Marrying your Mom on a gorgeous October evening. Red Lobster with her two hours later. The flashing cop lights out on Fayette Street when people got hit by cars. Walking around London by myself and happy about it. Trafalgar Square with your Uncle Dave and the pigeons. Pigeons all over your Mom’s arm in Venice. My Pop-Pop saying ‘nigger’ like it was any old word. My Pop-Pop limping up to the streams he drove me to: to see if I caught any trout. Standing on top of the Empire State Building in a thick fog. Violet, your sister. The happiness your sister taught me. And all the happiness you’re gonna teach me too, man.
Throwing a chip of rock into Walden Pond. Recording records in a sweltering garage. Inhaling (I inhaled). Watching the magical purple sunset over a west Texas motel parking lot. Getting hoagies and cheesesteaks at the deli with my paper route money. Our first VCR. Video tape spilling out of the VCR/the horrible hissing sound it made. My mom buying me books whenever I asked her too. Charles Dickens. Drinking moonshine with the writer Larry Brown at a house party. Your Uncle Dave beating everyone in the room at arm wrestling til there was no one left. Standing outside the gates of Graceland because it was too expensive for us to go in. Walking right past the ticket counter at The Norman Rockwell Museum and going in without paying. Emily Dickinson’s bedroom/ the chest where she hid her poems away. Containers of live rattlesnakes in the back of a Texas liquor store. Pasta in Rome. And looking at the lights of Mexico from an El Paso highway.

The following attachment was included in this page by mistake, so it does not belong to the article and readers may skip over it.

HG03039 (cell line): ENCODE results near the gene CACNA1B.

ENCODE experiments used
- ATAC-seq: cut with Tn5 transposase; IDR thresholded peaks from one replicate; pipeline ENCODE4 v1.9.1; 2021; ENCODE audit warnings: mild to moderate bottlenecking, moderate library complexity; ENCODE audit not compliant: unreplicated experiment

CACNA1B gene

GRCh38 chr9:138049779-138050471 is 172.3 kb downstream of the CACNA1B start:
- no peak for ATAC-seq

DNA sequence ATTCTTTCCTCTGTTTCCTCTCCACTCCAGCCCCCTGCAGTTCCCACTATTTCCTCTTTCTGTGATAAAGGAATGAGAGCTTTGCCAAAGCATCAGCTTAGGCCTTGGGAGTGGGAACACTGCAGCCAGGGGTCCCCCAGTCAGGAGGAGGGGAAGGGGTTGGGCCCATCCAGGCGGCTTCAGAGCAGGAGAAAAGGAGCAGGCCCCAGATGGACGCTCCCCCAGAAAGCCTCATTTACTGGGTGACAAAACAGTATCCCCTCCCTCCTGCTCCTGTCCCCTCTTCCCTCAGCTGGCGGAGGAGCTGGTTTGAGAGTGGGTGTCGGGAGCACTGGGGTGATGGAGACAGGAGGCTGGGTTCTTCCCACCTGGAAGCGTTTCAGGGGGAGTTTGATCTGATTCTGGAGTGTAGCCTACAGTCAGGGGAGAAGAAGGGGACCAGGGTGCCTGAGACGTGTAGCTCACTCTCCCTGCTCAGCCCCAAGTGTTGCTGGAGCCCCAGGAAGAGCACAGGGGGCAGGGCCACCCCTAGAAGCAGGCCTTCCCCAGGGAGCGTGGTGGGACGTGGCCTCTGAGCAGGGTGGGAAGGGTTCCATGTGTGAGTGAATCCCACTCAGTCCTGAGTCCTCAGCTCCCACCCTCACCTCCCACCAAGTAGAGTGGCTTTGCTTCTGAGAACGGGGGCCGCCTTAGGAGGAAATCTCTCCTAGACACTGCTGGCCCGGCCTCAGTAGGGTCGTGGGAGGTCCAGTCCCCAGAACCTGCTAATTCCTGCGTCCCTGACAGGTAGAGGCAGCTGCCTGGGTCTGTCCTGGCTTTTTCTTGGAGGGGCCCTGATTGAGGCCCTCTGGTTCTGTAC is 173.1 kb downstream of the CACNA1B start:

Holding your Mom’s hand as your sister was born. Throwing tennis balls into rough streams for the dogs. Eating a raw habaenero and leaving work early. Getting hit, by men and women. Reading books on hotel bathroom floors. Signing people’s yearbooks and never ever seeing them again. German rain. German pilsners. Whispering to my Mom-Mom an hour before she passed. Roller skating at Radnor Rolls. Asking the girl from Spencer’s Gifts for a New Year’s Eve date to go see my brother’s band, Marah, and her saying no. Joining Marah over pitchers of Honey Brown on Spring Garden Street. Making friends/ letting them go. Making memories/ keeping them forever. Looking up at the stars from a rowboat on the Chesapeake Bay at four-thirty am. And playing air drums to entire live Genesis records until I gave myself goosebumps.
Cooking Thai stir-fry for your Mom in Philly. Watching my Pop-Pop’s brown junker disappear around the corner. Christmas trees in all their forgotten December glory. Trees out on the January curb. A little piece of holiday tinsel in the front flower bed in July. Standing in the flooding river in Wales. French truckstops. The bored tired eyes of the French truckstop counter girl. Calling your mom from a billion miles away. Riiiiiiiiiiiiing. Riiiiiiiiiiiing. Riiiiiiiiiing.
And never forgetting the loneliness of the ringing when you just can’t wait for the pick up.
And smelling pancakes cooking while I was still in bed.
And jerkoff Pete Rose rolling an autographed ball across the table at me without even a glance my way.
Adults screaming at each other.
The first notes of Backstreets rising up out of the humid night.
People waiting at Arrivals, nervous.
Me and your Mom and Violet and the dogs: waiting.